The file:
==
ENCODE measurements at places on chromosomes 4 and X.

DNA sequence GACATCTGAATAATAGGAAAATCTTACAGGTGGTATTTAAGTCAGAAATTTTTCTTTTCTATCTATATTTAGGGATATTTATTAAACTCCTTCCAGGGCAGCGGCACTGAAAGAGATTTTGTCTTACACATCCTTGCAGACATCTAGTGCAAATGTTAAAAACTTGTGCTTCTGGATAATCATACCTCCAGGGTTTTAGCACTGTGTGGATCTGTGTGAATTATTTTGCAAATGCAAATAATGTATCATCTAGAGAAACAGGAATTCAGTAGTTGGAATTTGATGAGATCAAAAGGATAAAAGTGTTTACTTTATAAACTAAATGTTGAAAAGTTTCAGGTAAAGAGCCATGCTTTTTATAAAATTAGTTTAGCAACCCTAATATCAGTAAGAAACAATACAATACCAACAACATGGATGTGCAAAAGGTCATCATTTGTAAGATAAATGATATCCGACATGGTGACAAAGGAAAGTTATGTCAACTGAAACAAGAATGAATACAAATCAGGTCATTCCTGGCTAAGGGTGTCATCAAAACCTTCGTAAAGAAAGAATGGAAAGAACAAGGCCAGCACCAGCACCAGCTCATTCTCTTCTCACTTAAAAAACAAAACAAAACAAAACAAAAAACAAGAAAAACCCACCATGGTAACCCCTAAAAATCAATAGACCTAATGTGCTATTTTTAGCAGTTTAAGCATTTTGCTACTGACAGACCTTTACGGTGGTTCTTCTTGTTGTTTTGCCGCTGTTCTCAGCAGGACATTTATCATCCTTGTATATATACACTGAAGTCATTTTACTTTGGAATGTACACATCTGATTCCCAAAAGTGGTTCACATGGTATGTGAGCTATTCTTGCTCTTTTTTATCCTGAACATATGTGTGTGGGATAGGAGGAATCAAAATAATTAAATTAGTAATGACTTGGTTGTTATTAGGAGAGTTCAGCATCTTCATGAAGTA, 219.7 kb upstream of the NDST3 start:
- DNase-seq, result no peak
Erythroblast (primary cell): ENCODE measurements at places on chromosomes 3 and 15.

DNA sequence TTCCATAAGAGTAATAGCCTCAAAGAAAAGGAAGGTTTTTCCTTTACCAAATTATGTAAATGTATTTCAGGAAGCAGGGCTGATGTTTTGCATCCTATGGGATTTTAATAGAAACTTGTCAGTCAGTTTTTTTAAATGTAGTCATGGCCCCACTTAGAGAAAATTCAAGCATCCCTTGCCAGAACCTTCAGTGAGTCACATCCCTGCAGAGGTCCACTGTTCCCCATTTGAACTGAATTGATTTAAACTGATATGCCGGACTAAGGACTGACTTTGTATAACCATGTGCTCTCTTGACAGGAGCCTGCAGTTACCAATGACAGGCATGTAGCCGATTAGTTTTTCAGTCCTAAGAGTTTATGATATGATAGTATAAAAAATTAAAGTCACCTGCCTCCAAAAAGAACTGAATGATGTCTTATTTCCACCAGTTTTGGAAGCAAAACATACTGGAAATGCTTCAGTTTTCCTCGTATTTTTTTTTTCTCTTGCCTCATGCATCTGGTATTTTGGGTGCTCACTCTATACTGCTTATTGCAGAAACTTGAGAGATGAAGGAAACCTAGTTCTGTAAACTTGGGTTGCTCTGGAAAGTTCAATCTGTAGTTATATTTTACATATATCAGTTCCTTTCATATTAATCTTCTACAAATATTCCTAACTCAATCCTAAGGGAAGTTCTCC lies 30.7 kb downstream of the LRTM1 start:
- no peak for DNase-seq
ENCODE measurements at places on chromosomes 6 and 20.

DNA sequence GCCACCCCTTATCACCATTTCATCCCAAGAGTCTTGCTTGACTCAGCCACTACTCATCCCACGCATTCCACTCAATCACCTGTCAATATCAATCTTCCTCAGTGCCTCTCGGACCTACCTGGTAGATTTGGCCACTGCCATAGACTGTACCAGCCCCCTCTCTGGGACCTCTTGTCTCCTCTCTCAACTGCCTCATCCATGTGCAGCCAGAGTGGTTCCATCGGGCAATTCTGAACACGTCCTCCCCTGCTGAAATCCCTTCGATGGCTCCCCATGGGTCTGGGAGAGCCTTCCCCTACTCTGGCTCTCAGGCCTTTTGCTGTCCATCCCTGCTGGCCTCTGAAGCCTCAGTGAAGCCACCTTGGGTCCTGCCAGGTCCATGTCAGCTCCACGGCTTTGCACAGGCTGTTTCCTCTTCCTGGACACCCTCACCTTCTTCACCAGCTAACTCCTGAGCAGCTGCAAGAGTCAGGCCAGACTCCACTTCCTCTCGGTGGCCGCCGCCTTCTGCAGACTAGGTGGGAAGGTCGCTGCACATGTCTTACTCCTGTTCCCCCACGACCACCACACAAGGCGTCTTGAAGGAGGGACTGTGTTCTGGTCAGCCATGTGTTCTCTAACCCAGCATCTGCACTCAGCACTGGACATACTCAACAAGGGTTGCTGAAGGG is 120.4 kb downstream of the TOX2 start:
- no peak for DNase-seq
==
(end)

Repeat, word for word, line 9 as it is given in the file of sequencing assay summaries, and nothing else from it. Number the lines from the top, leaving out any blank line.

- no peak for DNase-seq